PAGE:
The United Nations Office on Drugs and Crime (UNODC) estimates that there are presently between 15.5 and 21.1 million opiate users in the world, the majority of whom are heroin users.1 There has been a growing awareness of the importance of treatment for this population in recent decades, with Opiate Substitution Therapy (OST) prominent amongst the range of treatment modalities. While methadone remains the most widely used substitute, clinicians and researchers recognise that there is a significant number of users for whom methadone has proved ineffective. This recognition has driven an expansion in the range of substitution modalities, and, in some parts of the world, clinicians have employed heroin (or, more precisely, diacetylmorphine or diamorphine, its licit, unadulterated pharmaceutical form) in the treatment of opiate addiction.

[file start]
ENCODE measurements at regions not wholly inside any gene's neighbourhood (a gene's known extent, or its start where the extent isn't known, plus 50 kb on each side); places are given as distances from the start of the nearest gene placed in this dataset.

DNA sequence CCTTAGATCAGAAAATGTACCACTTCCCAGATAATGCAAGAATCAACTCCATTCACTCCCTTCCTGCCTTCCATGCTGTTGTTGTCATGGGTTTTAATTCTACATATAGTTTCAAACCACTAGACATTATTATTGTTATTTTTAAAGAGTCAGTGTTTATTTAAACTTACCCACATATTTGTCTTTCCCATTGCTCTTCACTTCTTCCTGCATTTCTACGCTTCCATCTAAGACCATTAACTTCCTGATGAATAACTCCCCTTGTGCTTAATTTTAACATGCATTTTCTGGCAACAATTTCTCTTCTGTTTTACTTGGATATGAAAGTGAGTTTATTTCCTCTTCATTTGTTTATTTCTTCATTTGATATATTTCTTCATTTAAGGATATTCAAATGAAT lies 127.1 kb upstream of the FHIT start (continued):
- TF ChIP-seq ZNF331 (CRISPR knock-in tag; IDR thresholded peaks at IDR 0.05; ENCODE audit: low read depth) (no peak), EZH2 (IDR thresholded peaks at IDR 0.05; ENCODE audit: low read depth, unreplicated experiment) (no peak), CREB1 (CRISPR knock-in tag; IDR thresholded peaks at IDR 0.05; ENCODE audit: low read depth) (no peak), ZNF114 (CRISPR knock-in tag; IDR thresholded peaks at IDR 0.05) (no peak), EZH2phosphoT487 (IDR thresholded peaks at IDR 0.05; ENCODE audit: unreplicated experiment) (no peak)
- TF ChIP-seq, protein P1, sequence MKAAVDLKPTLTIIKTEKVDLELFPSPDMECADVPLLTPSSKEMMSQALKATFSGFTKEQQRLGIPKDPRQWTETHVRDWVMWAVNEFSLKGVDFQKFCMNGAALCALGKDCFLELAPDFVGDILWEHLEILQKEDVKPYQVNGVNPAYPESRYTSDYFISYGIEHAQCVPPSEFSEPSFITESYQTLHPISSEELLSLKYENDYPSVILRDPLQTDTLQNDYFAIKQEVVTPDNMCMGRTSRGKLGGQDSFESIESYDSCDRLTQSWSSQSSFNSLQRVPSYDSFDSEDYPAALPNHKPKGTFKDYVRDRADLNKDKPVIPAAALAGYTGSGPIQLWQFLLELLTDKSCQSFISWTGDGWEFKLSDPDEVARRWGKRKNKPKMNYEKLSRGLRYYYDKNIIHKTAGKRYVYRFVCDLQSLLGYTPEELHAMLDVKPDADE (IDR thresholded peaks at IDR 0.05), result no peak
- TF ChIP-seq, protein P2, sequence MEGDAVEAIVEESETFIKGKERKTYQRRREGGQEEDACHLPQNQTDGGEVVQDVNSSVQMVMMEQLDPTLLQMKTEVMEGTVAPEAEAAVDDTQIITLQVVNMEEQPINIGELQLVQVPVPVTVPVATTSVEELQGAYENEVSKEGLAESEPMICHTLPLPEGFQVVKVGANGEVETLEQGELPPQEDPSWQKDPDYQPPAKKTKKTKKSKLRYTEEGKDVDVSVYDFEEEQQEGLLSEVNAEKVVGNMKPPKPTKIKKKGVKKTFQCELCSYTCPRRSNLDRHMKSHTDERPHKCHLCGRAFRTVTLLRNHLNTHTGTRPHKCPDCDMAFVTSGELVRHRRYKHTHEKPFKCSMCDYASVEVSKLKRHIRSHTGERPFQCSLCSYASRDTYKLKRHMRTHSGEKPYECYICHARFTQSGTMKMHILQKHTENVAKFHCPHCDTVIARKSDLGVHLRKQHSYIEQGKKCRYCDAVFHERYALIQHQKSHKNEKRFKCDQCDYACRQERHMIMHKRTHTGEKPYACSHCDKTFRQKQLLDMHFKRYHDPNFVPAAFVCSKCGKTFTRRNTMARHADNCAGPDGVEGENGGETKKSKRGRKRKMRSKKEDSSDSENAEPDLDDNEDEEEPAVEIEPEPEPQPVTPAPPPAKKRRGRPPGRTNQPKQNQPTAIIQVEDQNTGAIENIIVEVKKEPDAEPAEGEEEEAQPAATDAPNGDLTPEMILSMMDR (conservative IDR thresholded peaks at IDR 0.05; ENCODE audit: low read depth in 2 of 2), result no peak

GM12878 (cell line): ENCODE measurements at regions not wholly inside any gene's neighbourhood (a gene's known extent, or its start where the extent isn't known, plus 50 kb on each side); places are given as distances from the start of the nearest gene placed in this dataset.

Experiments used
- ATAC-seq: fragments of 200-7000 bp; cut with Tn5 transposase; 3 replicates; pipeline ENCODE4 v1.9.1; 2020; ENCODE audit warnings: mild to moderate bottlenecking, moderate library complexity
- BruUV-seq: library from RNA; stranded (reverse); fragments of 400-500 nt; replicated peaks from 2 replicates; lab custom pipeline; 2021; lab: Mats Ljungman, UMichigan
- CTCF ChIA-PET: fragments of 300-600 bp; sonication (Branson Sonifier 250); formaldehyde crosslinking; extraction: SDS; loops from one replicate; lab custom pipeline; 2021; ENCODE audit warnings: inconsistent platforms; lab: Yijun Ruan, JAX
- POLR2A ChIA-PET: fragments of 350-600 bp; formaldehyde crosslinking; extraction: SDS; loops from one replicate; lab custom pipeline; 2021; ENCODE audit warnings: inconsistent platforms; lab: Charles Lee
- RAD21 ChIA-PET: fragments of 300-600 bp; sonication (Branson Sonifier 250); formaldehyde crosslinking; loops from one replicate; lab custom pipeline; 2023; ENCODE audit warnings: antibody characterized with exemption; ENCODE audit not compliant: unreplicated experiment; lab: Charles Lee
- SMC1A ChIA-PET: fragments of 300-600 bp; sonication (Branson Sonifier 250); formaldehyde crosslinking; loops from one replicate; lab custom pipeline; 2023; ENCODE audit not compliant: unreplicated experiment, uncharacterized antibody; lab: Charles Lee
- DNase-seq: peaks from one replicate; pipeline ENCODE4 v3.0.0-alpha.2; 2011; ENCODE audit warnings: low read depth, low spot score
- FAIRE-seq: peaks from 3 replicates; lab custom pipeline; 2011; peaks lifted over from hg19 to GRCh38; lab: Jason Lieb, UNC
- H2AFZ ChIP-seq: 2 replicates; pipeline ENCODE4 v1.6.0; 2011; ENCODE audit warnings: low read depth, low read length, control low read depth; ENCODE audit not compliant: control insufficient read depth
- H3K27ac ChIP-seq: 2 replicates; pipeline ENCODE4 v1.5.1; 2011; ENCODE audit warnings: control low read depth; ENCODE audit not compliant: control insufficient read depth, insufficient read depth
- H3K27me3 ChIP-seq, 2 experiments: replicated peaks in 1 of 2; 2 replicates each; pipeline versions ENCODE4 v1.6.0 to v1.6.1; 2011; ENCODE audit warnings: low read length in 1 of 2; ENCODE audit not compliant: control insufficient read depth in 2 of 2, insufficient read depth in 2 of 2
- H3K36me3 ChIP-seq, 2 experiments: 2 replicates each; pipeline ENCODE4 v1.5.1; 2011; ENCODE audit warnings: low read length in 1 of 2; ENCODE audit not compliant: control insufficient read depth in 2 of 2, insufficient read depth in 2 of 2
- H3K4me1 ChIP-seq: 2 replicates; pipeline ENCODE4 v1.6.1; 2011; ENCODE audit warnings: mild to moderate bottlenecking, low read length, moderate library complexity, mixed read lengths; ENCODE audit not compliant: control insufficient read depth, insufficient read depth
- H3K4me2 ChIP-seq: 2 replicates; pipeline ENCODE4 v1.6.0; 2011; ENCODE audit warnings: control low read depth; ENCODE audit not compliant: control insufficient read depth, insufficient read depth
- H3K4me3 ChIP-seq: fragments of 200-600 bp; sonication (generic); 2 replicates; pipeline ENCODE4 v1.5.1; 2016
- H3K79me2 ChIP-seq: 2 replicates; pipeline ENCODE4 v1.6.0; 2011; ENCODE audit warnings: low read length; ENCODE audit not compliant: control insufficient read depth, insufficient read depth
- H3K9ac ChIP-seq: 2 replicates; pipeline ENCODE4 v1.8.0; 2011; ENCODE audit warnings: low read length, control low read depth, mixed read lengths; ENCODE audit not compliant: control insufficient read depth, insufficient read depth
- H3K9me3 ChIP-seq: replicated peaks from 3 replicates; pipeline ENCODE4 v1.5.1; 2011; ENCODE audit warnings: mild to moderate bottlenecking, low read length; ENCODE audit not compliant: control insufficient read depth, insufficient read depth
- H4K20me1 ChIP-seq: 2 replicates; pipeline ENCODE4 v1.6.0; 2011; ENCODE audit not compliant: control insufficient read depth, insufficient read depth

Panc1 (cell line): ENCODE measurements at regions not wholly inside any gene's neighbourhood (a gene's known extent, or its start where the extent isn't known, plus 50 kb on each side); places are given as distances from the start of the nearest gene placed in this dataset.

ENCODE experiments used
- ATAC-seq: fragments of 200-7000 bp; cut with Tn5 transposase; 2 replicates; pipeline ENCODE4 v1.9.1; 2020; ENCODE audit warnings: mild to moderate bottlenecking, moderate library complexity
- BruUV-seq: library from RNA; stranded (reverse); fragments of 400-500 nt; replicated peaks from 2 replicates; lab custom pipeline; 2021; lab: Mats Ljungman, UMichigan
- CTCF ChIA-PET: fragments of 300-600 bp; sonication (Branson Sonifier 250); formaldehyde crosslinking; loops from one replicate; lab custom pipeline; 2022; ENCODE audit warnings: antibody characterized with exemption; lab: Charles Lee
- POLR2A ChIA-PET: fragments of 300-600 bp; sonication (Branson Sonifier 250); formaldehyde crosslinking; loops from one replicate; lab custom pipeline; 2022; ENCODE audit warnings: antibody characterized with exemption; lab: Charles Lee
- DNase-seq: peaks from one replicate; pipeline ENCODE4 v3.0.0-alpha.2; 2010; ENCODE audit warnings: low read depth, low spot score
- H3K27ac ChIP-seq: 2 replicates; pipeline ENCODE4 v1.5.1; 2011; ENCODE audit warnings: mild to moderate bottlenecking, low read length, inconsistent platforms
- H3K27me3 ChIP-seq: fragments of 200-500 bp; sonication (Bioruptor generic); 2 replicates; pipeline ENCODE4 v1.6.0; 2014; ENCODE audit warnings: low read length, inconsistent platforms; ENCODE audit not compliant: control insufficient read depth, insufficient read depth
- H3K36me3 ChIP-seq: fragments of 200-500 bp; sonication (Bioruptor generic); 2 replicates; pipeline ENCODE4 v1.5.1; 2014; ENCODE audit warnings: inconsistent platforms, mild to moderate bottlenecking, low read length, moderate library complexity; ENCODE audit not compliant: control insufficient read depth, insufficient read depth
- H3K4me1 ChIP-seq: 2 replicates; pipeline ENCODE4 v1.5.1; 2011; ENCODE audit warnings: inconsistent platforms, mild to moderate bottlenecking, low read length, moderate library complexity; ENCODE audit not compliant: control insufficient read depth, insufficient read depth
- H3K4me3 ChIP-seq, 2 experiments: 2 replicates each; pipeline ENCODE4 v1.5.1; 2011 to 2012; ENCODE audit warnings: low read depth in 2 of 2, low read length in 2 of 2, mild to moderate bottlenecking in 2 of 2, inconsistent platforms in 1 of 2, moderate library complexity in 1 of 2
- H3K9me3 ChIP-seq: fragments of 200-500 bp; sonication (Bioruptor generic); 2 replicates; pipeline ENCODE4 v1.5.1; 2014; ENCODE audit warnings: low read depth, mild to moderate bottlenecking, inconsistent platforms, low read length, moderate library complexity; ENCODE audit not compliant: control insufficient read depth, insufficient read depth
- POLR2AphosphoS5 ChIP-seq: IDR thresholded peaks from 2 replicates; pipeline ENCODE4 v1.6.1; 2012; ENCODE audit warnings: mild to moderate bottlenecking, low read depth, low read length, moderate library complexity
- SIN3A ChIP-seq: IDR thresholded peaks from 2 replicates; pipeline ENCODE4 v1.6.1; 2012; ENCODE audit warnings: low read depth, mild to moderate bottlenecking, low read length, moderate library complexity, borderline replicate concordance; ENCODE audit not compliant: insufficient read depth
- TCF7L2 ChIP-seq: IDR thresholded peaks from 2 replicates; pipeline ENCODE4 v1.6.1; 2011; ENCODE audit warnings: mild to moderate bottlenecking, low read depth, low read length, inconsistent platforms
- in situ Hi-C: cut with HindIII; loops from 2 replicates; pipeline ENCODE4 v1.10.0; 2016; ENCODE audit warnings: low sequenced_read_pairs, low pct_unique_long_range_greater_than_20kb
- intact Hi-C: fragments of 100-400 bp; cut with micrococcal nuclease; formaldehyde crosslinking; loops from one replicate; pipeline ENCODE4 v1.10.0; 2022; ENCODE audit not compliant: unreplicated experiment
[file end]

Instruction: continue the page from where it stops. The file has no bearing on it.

This briefing paper explores the question of Heroin Assisted Treatment (HAT), examines the growing body of evidence emerging from its clinical use in addiction therapies, and makes recommendations for policy makers.